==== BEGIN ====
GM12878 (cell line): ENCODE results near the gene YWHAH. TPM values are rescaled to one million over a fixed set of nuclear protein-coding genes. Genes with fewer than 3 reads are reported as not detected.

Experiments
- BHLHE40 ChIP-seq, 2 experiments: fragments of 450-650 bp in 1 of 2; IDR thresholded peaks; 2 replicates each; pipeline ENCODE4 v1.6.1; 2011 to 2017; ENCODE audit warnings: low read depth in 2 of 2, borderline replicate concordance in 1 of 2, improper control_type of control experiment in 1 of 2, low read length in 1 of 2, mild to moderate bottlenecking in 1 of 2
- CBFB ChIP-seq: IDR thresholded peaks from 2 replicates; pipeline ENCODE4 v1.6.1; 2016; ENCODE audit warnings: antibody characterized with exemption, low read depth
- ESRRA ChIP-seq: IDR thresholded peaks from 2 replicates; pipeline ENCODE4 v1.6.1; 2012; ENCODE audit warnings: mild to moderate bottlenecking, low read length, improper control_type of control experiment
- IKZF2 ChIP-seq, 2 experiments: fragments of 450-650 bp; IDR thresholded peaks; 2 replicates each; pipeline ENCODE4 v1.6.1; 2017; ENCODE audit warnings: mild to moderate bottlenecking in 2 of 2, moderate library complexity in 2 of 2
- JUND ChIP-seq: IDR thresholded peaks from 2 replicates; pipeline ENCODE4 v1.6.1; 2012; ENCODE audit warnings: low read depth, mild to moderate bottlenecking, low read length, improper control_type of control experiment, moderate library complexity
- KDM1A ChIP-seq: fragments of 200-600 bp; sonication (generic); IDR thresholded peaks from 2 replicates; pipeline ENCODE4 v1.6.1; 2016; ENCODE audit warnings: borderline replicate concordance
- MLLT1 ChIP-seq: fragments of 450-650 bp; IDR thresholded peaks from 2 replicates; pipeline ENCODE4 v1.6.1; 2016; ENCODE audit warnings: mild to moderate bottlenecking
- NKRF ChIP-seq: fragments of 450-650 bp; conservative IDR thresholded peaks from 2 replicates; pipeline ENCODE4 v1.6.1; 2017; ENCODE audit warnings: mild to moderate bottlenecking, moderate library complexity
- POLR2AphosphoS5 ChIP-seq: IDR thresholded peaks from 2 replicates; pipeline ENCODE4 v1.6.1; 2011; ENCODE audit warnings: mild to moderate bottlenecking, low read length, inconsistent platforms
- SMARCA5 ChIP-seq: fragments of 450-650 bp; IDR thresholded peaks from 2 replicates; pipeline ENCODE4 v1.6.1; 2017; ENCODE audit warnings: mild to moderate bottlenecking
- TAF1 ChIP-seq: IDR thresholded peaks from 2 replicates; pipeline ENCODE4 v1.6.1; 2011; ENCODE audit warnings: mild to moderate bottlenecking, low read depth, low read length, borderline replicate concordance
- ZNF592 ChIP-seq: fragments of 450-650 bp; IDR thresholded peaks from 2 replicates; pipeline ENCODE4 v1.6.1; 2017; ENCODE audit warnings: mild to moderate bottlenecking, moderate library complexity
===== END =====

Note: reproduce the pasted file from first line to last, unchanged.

GM12878 (cell line): ENCODE results near the gene YWHAH. TPM values are rescaled to one million over a fixed set of nuclear protein-coding genes. Genes with fewer than 3 reads are reported as not detected.

Experiments
- BHLHE40 ChIP-seq, 2 experiments: fragments of 450-650 bp in 1 of 2; IDR thresholded peaks; 2 replicates each; pipeline ENCODE4 v1.6.1; 2011 to 2017; ENCODE audit warnings: low read depth in 2 of 2, borderline replicate concordance in 1 of 2, improper control_type of control experiment in 1 of 2, low read length in 1 of 2, mild to moderate bottlenecking in 1 of 2
- CBFB ChIP-seq: IDR thresholded peaks from 2 replicates; pipeline ENCODE4 v1.6.1; 2016; ENCODE audit warnings: antibody characterized with exemption, low read depth
- ESRRA ChIP-seq: IDR thresholded peaks from 2 replicates; pipeline ENCODE4 v1.6.1; 2012; ENCODE audit warnings: mild to moderate bottlenecking, low read length, improper control_type of control experiment
- IKZF2 ChIP-seq, 2 experiments: fragments of 450-650 bp; IDR thresholded peaks; 2 replicates each; pipeline ENCODE4 v1.6.1; 2017; ENCODE audit warnings: mild to moderate bottlenecking in 2 of 2, moderate library complexity in 2 of 2
- JUND ChIP-seq: IDR thresholded peaks from 2 replicates; pipeline ENCODE4 v1.6.1; 2012; ENCODE audit warnings: low read depth, mild to moderate bottlenecking, low read length, improper control_type of control experiment, moderate library complexity
- KDM1A ChIP-seq: fragments of 200-600 bp; sonication (generic); IDR thresholded peaks from 2 replicates; pipeline ENCODE4 v1.6.1; 2016; ENCODE audit warnings: borderline replicate concordance
- MLLT1 ChIP-seq: fragments of 450-650 bp; IDR thresholded peaks from 2 replicates; pipeline ENCODE4 v1.6.1; 2016; ENCODE audit warnings: mild to moderate bottlenecking
- NKRF ChIP-seq: fragments of 450-650 bp; conservative IDR thresholded peaks from 2 replicates; pipeline ENCODE4 v1.6.1; 2017; ENCODE audit warnings: mild to moderate bottlenecking, moderate library complexity
- POLR2AphosphoS5 ChIP-seq: IDR thresholded peaks from 2 replicates; pipeline ENCODE4 v1.6.1; 2011; ENCODE audit warnings: mild to moderate bottlenecking, low read length, inconsistent platforms
- SMARCA5 ChIP-seq: fragments of 450-650 bp; IDR thresholded peaks from 2 replicates; pipeline ENCODE4 v1.6.1; 2017; ENCODE audit warnings: mild to moderate bottlenecking
- TAF1 ChIP-seq: IDR thresholded peaks from 2 replicates; pipeline ENCODE4 v1.6.1; 2011; ENCODE audit warnings: mild to moderate bottlenecking, low read depth, low read length, borderline replicate concordance
- ZNF592 ChIP-seq: fragments of 450-650 bp; IDR thresholded peaks from 2 replicates; pipeline ENCODE4 v1.6.1; 2017; ENCODE audit warnings: mild to moderate bottlenecking, moderate library complexity